If you’ve driven Interstate 5 north to Roseburg recently, you probably passed through a large work zone on nearby Roberts Mountain, where the speed limit drops to 55 mph and concrete barrier flanks the narrow travel lanes.
As you climbed the mountain, weaving around slow-moving semis and log trucks, you may have also seen excavators digging into the slopes and trucks carrying rock from one side of the mountain to the other.
If you’re wondering what’s going on, you’re not alone.
Some have speculated ODOT is lowering the mountain pass by a couple hundred feet. Others wonder if new roads are being built for a future mountaintop development.
The real answer is less dramatic.
Trucks often slow down on steep uphill grades, causing congestion and delaying traffic. The differences in speed, which lead some drivers to abruptly change lanes, increase the risk of serious and fatal crashes on the mountain.
To help improve safety and the flow of traffic, ODOT is building a climbing lane on both the northbound and southbound approaches to Roberts Mountain pass.
In these three-lane areas, each a little over a mile long, trucks will be directed to the right lanes while passenger vehicles can use the other lanes to travel at normal highway speeds. This will ease congestion and improve safety by reducing the need for sudden lane changes.
“We’re addressing the need for more capacity especially when trucks are climbing a steep grade,” said Chris Hunter, ODOT area manager for Douglas County. “Slow moving trucks, especially when they take both lanes, create a safety hazard for everyone.”
The $30.5 million Roberts Mountain project will also pave about 5 miles of I-5 and install new guardrail and barrier.
Kerr Contractors of Woodburn spent most of last year excavating the hillside, and this summer and fall they will focus on building the climbing lanes. Paving is scheduled for next spring, and all work is scheduled to be completed by June 2021.
Some construction is hard to see from the road, such as building retaining walls. Other work has gotten a lot more attention.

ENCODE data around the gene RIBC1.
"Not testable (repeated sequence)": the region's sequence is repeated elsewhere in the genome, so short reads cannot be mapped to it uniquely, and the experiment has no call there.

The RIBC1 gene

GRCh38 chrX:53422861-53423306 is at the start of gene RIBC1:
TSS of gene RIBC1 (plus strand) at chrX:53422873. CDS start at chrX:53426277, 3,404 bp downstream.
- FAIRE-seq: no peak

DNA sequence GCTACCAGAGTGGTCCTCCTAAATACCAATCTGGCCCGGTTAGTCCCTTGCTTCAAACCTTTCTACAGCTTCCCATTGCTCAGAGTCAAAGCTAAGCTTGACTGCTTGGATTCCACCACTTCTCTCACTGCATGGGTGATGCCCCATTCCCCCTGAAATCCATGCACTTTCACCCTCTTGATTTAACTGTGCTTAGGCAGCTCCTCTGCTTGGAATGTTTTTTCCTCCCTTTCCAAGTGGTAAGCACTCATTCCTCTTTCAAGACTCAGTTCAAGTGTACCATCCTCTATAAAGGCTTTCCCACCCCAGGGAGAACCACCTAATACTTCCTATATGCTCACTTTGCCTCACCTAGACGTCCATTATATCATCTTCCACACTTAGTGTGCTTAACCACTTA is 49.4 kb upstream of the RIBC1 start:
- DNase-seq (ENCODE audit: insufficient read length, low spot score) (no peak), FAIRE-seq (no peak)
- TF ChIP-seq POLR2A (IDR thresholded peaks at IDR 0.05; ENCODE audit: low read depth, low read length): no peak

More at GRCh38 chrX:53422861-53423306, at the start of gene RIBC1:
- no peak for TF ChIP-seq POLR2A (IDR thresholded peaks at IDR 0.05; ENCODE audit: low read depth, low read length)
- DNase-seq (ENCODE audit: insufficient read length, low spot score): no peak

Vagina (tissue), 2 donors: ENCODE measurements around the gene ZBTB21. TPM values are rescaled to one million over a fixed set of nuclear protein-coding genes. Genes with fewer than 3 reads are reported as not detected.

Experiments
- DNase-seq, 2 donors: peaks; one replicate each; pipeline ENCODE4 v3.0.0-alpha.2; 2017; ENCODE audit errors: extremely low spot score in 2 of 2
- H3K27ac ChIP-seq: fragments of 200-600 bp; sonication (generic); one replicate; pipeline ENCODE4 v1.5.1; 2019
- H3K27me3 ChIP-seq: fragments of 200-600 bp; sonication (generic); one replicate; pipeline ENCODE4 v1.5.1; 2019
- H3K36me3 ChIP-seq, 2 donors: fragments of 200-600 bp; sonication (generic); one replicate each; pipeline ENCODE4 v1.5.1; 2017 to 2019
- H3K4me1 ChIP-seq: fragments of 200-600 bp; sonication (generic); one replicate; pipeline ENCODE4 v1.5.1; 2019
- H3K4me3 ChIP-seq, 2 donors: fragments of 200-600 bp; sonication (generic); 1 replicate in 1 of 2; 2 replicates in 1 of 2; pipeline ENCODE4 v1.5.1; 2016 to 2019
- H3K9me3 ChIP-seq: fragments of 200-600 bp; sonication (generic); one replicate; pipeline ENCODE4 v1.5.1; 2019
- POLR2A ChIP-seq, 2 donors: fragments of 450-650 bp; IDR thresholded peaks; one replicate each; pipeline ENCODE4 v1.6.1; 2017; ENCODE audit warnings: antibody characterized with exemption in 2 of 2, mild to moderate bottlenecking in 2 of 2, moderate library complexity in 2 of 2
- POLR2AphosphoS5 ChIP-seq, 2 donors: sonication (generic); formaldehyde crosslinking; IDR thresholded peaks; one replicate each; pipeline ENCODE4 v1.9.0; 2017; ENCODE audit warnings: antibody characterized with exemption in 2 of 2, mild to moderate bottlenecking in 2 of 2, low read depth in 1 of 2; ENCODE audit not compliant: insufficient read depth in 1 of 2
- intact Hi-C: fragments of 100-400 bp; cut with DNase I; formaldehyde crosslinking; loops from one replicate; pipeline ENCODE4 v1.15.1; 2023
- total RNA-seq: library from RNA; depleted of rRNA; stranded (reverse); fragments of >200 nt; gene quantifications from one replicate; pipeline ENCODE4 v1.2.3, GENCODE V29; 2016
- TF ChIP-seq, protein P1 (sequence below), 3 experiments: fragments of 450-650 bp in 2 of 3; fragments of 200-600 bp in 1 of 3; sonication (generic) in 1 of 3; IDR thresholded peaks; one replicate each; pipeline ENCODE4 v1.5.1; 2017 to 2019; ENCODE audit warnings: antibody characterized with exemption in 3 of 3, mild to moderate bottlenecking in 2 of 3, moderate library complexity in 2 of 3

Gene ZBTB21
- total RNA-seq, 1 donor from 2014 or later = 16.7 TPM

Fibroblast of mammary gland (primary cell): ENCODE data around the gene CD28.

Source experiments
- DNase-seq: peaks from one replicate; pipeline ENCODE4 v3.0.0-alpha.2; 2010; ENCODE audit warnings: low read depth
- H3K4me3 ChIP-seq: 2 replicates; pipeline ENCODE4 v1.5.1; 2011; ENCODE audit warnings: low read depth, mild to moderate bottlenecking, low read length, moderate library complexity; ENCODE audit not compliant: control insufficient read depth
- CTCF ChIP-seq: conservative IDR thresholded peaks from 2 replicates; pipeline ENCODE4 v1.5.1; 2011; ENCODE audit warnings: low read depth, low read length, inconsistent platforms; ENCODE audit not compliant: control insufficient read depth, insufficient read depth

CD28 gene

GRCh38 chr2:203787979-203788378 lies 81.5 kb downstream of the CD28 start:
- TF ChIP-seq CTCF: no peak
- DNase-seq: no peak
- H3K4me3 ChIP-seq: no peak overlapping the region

To widen the roadway for the new southbound climbing lane, Kerr is using oversize dump trucks and road graders on the north face of the mountain and near the pass. Material from those groomed slopes is being transported to the valley south of the mountain.
“It’s nice to have a close location to place the fill,” said Hunter. “To place this amount of fill off-site miles away would be very expensive and a logistical headache.”
About 500,000 cubic yards of material has been transported from the north slope to the south valley. Since each truck carries about 30 cubic yards, that means more than 16,500 loads have been hauled over the top of the mountain.
Climbing lanes are a popular and important addition to freeways in southern Oregon, home of some of the steepest grades on the interstate system.
Over the past decade, I-5 climbing lanes have been constructed on Mount Sexton, Sutherlin Hill, Rice Hill and near the Drain interchange.
Mike Card, president of Combined Transport based in Central Point, believes climbing lanes have many benefits.
“Trucks are a lot slower going up mountain passes,” Card told Moving Ahead back in 2016. “When you have only two lanes and cars and other trucks are trying to pass, you have congestion. Safety is critical.”
Card noted the trucking industry is based on just-in-time delivery, and any delay is harmful.
“The ability to pass other trucks in a safe environment helps us stay on schedule,” he said.
Card believes improvements are needed on all steep passes, and southern Oregonians aren’t the only ones who will benefit.
“Congestion is an issue for everyone in Portland, and a truck climbing lane is a need for everyone traveling through southern Oregon.”